At the patient’s last visit, s/he was accompanied by his/her son, Luis. Luis had pulled you aside for a moment while his father/mother went to check out to tell you that his father/mother should not be told any bad news, especially if there is something serious like cancer. He explained that the family wants to protect his father/mother from the shock of any bad news and not make him/her sicker by making him/her afraid.


SOCIAL HISTORY:

Mr/s. Mendoza was born in Mexico and came to the U.S. at 19 years of age with her husband/his wife. S/he is a naturalized US citizen. They lived in Florida. S/he moved to Charlottesville 3 years ago to be closer to his/her son Luis after her husband/his wife died. S/he retired from construction/housekeeping in a public school system when s/he came to Charlottesville. S/he has two children, ages 35 (Luis) and 32 (Anna). Anna lives in Washington, DC. Mr/s. Mendoza has an 8th grade education and can read and write in Spanish. S/he speaks English conversationally and can read and write a little. Mr/s. Mendoza is an observant Catholic and goes to church regularly. S/he has started to make some friends through the church.


INTERVIEW INSTRUCTIONS:

Conduct your interview as per usual, keeping in mind the cultural aspects of disclosing this cancer diagnosis and future steps, taking into account his/ her son’s wishes and the approaches you learned in your preparatory session. After determining the patient’s wishes, you will discuss additional imaging and blood testing and referral to the surgeon.


PHYSICAL EXAM:

Vital signs: BP 120/80, Pulse 84. Resp. 14, Temp 37.2, Weight 75 kg (same as last visit)

 

No additional physical examination is needed today, as the visit is for discussing results and next steps.

 

Once you have obtained a focused history and discussed recommendations with the patient, you are to leave the room and complete a checklist on the computer.

 

 

PLEASE DO NOT WRITE ON THIS PAGE

 

 

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Open Patient
Chart

Patient Chart^

 

 

Temp      37.2                   BP       120/80                    HR      84                 

Patient Name    Mendoza                               Patient Age                           

History Number  022557                            Chart Number             086254       

RR       14                    HT                               WT      75 Kg           

Complaint:                Follow-up to discuss results of the recent colonoscopy

Nurse’s signature        Diane Walters                          

Copied                                    Dictated

 

Reviewed w/attending     

 

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Open SP
Checklist

Mr/s. Mendoza

Standardized Patient Checklist^


Discussing a Cancer Diagnosis with a Patient Who Does Not Want to Know the Diagnosis

 

Your Name ______________________ Resident Name _____________________

 

  1. Mr/s. Mendoza was satisfied with this resident encounter.                      YES        NO
  1. The resident appropriately greeted me and asked me how I have been feeling since my last visit.

DONE CORRECTLY        DONE INCORRECTLY        NOT DONE

DONE CORRECTLY:    The resident appropriately greeted AND asked me how I have been feeling/doing since my last visit

DONE INCORRECTLY:   The resident appropriately greeted OR asked how I have been feeling since my last visit.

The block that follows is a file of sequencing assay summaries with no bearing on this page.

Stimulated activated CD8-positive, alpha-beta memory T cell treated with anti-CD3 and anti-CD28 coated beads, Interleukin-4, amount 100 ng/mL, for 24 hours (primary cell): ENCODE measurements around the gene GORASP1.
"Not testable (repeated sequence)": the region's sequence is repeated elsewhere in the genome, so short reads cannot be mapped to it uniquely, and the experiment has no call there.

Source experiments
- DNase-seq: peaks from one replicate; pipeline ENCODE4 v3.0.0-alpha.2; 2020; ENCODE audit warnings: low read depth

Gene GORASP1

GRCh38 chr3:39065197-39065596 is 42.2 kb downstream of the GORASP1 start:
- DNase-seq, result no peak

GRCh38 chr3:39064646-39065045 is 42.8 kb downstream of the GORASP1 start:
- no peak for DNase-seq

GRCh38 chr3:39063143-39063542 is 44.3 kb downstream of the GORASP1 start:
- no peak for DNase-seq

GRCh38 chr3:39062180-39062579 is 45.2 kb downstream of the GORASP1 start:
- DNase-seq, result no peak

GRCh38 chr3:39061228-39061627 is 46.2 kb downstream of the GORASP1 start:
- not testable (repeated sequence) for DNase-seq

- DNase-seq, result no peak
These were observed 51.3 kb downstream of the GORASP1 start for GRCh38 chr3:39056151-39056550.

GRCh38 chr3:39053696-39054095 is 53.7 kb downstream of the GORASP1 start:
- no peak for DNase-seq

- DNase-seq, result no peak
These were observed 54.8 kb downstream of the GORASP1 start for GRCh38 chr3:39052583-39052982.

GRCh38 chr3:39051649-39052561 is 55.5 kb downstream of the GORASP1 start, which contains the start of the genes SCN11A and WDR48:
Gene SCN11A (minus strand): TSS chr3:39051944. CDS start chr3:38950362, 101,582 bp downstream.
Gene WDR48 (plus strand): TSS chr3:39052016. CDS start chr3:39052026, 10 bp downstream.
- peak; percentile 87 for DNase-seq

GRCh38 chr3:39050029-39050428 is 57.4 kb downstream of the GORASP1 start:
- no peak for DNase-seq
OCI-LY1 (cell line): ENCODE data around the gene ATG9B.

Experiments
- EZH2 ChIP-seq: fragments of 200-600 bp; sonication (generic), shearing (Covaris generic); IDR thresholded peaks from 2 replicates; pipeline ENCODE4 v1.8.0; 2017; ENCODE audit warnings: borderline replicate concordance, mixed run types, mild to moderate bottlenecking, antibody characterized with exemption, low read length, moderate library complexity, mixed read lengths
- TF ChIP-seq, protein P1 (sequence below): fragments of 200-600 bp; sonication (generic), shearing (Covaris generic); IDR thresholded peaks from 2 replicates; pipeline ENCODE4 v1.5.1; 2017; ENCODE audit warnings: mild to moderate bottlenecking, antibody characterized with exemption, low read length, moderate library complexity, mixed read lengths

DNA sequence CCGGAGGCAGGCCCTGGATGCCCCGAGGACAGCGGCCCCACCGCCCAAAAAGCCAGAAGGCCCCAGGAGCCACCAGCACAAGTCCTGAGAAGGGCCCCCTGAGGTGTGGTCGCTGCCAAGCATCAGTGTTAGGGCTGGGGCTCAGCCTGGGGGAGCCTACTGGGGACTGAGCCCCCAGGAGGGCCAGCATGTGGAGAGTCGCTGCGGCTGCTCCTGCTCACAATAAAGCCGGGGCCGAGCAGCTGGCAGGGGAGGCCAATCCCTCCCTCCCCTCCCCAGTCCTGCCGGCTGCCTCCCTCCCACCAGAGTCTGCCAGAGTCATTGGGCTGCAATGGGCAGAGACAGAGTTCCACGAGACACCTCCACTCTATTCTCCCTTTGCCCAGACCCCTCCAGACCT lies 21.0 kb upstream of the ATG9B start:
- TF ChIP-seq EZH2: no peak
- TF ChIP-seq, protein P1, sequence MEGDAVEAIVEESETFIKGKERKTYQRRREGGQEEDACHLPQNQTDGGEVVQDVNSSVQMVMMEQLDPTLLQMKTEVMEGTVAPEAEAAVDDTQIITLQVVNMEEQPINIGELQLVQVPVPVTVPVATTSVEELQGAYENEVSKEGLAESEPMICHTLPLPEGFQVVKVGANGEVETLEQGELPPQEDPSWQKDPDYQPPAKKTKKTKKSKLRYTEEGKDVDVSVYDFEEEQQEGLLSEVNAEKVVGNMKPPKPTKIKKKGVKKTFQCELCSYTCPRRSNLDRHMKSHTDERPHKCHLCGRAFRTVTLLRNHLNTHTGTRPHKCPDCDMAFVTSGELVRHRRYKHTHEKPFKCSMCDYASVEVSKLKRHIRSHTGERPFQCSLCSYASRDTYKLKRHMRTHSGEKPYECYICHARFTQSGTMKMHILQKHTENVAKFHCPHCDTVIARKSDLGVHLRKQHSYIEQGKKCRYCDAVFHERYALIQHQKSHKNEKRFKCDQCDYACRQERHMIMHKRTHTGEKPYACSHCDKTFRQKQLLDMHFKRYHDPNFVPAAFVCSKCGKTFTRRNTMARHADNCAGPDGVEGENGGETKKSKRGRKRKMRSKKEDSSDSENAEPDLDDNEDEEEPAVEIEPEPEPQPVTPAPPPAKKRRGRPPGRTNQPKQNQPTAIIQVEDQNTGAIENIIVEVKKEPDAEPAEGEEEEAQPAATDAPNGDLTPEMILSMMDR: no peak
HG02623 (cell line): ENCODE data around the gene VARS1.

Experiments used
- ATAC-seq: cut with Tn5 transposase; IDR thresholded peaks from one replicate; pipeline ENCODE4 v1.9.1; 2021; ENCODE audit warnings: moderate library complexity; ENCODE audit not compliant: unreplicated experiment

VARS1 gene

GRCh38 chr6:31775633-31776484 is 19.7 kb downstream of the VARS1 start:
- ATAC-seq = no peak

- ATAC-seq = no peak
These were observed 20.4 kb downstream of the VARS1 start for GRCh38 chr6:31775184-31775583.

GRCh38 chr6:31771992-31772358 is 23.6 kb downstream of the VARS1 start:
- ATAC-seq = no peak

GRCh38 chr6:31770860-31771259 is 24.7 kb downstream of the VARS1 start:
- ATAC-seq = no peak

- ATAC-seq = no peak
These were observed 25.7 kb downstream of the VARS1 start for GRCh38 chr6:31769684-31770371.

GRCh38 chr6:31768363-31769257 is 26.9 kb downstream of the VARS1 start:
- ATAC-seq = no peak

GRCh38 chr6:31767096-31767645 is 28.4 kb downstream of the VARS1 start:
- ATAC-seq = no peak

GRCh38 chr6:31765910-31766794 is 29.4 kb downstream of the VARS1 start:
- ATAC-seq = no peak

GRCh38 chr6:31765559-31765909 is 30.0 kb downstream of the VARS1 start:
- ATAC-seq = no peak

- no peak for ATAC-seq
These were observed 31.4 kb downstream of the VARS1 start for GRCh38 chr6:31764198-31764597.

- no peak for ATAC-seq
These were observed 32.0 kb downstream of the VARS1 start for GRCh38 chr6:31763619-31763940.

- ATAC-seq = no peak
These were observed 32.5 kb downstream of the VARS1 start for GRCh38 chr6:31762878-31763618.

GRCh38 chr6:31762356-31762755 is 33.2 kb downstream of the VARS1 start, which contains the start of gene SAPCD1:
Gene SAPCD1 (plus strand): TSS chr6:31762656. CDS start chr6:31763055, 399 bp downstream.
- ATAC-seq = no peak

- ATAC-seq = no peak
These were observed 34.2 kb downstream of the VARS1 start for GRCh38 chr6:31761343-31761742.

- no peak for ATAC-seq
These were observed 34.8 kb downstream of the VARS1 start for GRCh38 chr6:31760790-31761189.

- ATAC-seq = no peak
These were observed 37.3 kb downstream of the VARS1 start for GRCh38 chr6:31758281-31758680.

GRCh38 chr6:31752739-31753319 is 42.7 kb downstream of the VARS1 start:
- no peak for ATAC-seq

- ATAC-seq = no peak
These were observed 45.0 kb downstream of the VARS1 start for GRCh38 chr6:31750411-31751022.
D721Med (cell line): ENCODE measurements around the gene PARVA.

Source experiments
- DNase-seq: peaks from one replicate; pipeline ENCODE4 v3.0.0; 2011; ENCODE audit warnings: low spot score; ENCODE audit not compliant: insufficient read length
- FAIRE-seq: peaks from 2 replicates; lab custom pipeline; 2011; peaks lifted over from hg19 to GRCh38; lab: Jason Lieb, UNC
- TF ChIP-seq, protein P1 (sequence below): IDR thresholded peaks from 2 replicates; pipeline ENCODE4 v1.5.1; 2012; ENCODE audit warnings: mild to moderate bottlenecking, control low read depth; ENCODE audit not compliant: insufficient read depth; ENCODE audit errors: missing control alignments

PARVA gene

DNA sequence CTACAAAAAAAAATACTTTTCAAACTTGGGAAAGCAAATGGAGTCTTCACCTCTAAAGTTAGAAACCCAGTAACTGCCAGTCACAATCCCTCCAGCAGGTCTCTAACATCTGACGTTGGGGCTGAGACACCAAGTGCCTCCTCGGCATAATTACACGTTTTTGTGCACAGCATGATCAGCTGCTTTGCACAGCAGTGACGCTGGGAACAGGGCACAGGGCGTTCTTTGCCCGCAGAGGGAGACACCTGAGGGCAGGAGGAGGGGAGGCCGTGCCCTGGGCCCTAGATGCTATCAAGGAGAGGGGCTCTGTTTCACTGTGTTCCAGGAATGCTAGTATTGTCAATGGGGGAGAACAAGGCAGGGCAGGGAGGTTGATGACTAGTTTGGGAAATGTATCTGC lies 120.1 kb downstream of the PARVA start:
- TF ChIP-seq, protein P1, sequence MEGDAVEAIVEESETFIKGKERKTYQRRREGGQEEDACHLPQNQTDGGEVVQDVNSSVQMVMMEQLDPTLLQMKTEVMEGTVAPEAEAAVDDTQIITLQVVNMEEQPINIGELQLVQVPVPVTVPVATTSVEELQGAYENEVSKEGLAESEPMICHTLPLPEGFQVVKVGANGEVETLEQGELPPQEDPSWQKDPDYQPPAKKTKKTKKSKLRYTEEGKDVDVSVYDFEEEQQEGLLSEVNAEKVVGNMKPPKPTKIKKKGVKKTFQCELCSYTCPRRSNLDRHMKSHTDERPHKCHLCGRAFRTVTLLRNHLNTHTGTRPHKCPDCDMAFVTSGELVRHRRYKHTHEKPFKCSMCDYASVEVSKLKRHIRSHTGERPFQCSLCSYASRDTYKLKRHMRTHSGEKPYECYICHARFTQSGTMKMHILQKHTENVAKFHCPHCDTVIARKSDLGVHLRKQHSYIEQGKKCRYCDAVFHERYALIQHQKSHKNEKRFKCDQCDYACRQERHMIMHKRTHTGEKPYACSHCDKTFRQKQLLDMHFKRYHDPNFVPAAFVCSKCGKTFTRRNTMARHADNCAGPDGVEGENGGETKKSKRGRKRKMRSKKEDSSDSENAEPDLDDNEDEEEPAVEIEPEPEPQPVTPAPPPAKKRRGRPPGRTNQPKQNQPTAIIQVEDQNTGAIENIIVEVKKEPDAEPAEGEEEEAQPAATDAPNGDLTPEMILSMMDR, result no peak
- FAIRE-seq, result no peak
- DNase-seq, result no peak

NOT DONE:    The resident did not ask either.

  1. The resident asked me my preferences as to how much I wanted to know about my diagnosis.

DONE CORRECTLY        NOT DONE

DONE CORRECTLY:     The resident asked me what I would like to be told about my diagnosis.

NOT DONE:     The resident did not ask my preferences.

  1. The resident asked me if I would like the resident to talk with my son or other family members about the diagnosis and treatment options.

DONE CORRECTLY        NOT DONE

DONE CORRECTLY:    The resident asked if I would like the resident to talk with my son or family members about diagnosis and treatment options.

NOT DONE:    The resident did not ask about this.

  1. The resident respected my preferences in discussing the results of the colonoscopy (i.e., did not tell me that I had “cancer” but used other words).

DONE CORRECTLY        DONE INCORRECTLY        NOT DONE

DONE CORRECTLY:    The resident discussed the results of the colonoscopy, but did not use the word “cancer.” Instead, the resident said that I had a “growth” or similar type word.

DONE INCORRECTLY:   The resident revealed the diagnosis of cancer.

NOT DONE:   The resident did not discuss the results of the colonoscopy.

  1. The resident explained the results in a way that I could understand.

DONE CORRECTLY        DONE INCORRECTLY        NOT DONE

DONE CORRECTLY:   The resident explained things in easy to understand language and terminology.

DONE INCORRECTLY:   The resident explained things using medical words that I did not understand.

NOT DONE:    The resident did not explain the results.

  1. The resident discussed next steps in a way that respected my wishes not to be told the diagnosis.

DONE CORRECTLY        DONE INCORRECTLY        NOT DONE

DONE CORRECTLY:    The resident discussed next steps—such as blood test, CT scan, and referral to the surgeon—without mentioning “cancer.”

DONE INCORRECTLY:   The discussed tests but revealed that I might have cancer.

NOT DONE:   The resident did not discuss next steps.

  1. As a patient, I would want to continue seeing this physician for my future care (circle one):
  1. Strongly agree
  2. Agree
  3. Neutral
  4. Disagree
  5. Strongly disagree
  1. Comments (if needed):